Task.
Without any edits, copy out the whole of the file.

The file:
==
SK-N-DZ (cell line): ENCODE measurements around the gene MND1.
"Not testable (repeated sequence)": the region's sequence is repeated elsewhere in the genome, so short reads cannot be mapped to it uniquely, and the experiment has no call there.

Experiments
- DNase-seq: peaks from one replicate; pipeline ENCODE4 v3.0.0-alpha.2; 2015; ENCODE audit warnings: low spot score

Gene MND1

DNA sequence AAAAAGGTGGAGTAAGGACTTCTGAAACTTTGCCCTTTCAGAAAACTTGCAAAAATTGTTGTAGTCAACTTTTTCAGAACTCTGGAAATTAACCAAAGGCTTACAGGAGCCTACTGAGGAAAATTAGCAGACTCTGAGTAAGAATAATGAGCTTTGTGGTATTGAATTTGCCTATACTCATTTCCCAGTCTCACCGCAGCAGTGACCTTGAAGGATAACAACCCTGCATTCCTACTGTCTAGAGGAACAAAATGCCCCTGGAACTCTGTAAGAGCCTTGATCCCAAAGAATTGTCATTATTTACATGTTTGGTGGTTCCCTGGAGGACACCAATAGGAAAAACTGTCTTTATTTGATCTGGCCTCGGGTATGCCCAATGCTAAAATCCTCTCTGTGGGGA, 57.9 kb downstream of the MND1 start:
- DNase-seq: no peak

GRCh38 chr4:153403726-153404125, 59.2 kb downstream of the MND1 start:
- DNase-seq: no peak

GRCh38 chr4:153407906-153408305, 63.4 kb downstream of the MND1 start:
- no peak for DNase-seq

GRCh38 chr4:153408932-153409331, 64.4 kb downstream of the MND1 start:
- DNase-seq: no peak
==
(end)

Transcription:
SK-N-DZ (cell line): ENCODE measurements around the gene MND1.
"Not testable (repeated sequence)": the region's sequence is repeated elsewhere in the genome, so short reads cannot be mapped to it uniquely, and the experiment has no call there.

Experiments
- DNase-seq: peaks from one replicate; pipeline ENCODE4 v3.0.0-alpha.2; 2015; ENCODE audit warnings: low spot score

Gene MND1

DNA sequence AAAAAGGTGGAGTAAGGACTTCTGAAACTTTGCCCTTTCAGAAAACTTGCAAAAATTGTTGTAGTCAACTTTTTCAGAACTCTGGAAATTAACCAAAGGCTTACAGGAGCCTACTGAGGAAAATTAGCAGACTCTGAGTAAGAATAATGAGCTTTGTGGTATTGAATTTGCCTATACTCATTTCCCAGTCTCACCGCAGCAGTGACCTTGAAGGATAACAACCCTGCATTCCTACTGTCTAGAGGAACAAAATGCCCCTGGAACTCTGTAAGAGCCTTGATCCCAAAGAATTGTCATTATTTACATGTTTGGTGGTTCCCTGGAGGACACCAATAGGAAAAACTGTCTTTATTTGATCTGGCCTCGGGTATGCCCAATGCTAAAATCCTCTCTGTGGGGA, 57.9 kb downstream of the MND1 start:
- DNase-seq: no peak

GRCh38 chr4:153403726-153404125, 59.2 kb downstream of the MND1 start:
- DNase-seq: no peak

GRCh38 chr4:153407906-153408305, 63.4 kb downstream of the MND1 start:
- no peak for DNase-seq

GRCh38 chr4:153408932-153409331, 64.4 kb downstream of the MND1 start:
- DNase-seq: no peak